The founder of payments processing company Worldpay, Nick Ogden, announced he is going to open a new challenger bank in the UK. The Financial Times reported that the launch of the bank is planned in the upcoming months after receiving a banking license from financial regulators.
Called ClearBank and also known as CB Infrastructure Limited, the institution will focus on fintech and “intelligent accounts”, the bank’s website says.
According to the filings with the UK Financial Conduct Authority, Charles McManus, former CFO at Royal Bank of Scotland-owned Ulster bank, will be chief executive of ClearBank, while Ogden will serve as a chairman.
Nick established WorldPay in 1997 guaranteeing Internet transactions for consumers and businesses worldwide. The company has later grown to more than 270 employees, with transaction volumes accounting to over $2 billion per year.
WorldPay was bought by the Royal Bank of Scotland in 2000, before being sold to private equity firms Advent International and Bain Capital in 2009. In 2015, the company was listed on the London Stock Exchange.
Fintech is gaining traction in the UK, which is one of the most fintech-friendly countries. According to a report by Let’s Talk Payments, the financial technology industry secured more than $5.5 billion in investments from July 2015 to January 2016.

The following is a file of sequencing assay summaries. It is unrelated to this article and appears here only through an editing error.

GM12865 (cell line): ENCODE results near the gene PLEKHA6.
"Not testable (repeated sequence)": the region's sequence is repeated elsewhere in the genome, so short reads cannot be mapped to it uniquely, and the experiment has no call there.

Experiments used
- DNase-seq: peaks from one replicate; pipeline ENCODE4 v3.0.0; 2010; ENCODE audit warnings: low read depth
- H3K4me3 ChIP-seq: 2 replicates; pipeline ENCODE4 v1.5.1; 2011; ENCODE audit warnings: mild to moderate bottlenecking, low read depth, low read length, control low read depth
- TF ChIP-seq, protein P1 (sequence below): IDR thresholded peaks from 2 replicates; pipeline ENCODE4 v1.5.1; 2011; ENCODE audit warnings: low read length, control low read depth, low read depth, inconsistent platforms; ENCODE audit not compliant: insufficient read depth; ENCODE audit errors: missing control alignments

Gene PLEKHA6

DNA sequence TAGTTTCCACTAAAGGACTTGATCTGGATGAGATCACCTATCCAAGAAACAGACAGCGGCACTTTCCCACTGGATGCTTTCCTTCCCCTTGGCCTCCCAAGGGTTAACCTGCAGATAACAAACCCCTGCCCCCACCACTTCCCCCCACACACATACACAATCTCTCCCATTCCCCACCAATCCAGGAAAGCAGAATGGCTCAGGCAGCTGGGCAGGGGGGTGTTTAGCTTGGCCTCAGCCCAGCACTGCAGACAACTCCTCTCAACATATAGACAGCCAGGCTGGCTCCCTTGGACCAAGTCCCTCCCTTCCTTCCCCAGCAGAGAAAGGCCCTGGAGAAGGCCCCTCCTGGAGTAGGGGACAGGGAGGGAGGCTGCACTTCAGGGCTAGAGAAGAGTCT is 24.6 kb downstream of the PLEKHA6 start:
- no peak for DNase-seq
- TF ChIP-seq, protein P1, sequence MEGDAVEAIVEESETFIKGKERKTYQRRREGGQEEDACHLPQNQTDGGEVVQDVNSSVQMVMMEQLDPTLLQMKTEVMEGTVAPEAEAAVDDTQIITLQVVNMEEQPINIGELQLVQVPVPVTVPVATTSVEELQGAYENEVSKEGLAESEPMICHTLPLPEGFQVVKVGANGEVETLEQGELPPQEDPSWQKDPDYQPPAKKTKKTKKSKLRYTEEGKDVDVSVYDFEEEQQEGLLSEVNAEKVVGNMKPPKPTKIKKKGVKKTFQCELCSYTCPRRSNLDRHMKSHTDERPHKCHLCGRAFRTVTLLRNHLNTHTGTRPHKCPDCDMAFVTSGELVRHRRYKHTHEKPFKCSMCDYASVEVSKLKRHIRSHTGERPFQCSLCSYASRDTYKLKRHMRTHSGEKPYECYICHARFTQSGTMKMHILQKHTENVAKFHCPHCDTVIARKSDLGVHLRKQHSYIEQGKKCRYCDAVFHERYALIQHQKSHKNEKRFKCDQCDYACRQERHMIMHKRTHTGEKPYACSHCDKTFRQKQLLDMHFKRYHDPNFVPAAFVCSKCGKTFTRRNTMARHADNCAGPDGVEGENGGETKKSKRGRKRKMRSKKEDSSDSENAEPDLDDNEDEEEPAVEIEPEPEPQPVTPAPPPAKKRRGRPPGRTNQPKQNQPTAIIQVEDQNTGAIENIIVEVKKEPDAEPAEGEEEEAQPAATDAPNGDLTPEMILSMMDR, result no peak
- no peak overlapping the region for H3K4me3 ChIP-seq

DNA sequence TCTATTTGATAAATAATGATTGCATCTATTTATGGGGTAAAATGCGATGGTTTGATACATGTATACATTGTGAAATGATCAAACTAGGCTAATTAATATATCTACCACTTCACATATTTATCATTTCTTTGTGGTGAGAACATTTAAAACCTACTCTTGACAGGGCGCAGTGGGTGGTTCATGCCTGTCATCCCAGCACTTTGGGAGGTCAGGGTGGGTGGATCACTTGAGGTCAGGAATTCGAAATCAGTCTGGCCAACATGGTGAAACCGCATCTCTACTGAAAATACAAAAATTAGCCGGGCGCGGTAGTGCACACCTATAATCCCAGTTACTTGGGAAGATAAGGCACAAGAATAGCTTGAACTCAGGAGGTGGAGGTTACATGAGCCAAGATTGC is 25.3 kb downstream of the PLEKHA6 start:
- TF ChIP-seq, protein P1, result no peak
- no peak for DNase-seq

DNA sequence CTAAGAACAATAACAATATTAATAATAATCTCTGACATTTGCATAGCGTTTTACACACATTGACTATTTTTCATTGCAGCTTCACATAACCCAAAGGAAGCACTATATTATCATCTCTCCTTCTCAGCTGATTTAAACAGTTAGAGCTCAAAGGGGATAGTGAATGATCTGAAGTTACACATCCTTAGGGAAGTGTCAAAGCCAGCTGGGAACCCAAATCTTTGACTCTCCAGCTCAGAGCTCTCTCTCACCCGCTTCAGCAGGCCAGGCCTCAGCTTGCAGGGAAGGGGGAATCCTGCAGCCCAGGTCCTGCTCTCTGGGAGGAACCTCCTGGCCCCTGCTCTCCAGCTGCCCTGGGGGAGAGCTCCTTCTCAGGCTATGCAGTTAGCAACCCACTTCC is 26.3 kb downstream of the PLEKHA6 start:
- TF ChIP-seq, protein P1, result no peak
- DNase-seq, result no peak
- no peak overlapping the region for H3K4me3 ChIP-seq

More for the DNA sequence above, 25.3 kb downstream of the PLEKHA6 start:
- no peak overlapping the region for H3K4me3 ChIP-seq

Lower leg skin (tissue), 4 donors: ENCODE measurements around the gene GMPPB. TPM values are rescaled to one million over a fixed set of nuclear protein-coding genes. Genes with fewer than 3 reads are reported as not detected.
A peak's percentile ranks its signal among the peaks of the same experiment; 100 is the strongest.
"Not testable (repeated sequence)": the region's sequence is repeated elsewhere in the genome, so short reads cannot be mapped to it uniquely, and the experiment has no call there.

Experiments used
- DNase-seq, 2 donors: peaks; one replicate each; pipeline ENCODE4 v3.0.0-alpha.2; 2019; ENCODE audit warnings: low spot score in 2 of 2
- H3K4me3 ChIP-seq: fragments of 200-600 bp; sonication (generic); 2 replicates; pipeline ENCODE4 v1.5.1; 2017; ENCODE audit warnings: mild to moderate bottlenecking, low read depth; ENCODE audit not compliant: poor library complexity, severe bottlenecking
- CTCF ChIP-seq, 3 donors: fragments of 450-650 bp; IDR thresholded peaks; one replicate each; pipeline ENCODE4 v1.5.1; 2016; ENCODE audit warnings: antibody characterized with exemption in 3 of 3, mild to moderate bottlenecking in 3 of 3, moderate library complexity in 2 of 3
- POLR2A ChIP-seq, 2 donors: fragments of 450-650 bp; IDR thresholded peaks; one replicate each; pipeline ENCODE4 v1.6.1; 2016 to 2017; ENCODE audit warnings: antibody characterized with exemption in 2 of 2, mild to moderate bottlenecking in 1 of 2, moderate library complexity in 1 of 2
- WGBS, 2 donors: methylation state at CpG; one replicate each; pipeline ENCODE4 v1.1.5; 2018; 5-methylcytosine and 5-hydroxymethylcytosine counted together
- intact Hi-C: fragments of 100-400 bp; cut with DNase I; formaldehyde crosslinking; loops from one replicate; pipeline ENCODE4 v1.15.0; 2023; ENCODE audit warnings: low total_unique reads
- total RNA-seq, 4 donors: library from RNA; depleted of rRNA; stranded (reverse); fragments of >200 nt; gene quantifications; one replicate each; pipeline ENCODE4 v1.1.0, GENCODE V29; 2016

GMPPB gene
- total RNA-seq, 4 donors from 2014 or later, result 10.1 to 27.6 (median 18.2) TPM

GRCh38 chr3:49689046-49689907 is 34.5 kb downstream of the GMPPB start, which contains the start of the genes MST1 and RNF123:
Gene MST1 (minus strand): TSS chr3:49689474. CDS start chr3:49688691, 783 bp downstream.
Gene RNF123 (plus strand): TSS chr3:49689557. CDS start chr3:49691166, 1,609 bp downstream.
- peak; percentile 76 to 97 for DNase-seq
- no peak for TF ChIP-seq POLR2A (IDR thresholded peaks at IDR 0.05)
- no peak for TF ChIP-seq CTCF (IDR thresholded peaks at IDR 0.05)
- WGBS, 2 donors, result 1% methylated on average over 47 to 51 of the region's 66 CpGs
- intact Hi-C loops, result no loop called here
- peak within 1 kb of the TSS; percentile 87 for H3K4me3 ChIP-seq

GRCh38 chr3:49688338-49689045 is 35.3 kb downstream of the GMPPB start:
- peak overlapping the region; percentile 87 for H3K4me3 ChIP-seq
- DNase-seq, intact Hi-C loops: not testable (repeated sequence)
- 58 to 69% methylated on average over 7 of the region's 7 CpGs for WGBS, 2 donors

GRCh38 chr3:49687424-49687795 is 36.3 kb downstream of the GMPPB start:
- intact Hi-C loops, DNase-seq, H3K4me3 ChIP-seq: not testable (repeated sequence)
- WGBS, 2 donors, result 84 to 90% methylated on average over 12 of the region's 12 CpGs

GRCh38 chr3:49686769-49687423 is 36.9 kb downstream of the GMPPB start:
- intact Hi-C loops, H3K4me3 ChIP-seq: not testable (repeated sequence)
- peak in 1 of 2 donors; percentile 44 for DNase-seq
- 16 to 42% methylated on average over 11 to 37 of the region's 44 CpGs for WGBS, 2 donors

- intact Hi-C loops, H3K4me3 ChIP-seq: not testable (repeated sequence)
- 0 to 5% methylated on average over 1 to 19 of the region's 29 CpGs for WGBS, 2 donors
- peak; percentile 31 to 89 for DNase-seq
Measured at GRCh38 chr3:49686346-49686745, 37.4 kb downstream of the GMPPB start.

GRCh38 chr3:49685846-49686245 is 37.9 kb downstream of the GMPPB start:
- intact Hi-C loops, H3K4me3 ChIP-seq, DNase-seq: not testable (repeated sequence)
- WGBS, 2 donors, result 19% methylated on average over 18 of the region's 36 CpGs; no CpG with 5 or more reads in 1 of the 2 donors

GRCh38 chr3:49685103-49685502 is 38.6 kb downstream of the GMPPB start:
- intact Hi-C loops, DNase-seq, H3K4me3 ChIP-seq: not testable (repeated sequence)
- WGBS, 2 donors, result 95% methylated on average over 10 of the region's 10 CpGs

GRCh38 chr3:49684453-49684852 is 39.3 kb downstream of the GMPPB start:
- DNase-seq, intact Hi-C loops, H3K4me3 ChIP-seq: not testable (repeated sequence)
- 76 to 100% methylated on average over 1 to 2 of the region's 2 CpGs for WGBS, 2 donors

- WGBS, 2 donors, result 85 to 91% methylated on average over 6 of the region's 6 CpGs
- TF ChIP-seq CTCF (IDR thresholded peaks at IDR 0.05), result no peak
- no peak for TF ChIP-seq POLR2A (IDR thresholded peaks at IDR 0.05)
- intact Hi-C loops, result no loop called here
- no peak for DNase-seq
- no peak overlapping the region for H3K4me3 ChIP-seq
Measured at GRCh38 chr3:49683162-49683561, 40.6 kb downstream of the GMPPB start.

ClearBank has joined the list of other fintech-focused startups that are planned to be launched in the next few months. Starling, Monzo, and Tandem Bank have recently got a banking license and are preparing to launch mobile banking solutions. Atom, the first mobile-only bank in the UK, has recently opened and started providing mortgages through brokers.
On Wednesday, managing board member of ABN AMRO, Joop Wijn, announced it will leave the bank to join Worldpay’s rival, Dutch fintech startup Adyen.
“ABN AMRO Corporate Banking is in good shape and well positioned for continued growth. After eight great years, I am now ready for a new challenge. I would like to thank all my colleagues; it’s been a pleasure working with them and I wish ABN AMRO every success in the future,” he said.
Kees van Dijkhuizen, CEO of ABN AMRO commented: “During the past eight years Joop Wijn was highly dedicated to ABN AMRO and its clients and employees. I am very grateful to him for that. It has been a pleasure working with Joop and I wish him every success in his future endeavours.”
Wijn will join the startup as its Chief Strategy and Risk Officer after leaving ABN AMRO in May 2017. Adyen unveiled last year that its revenues surged to $350 million, as it surpassed $50 billion in the amount of processed transactions.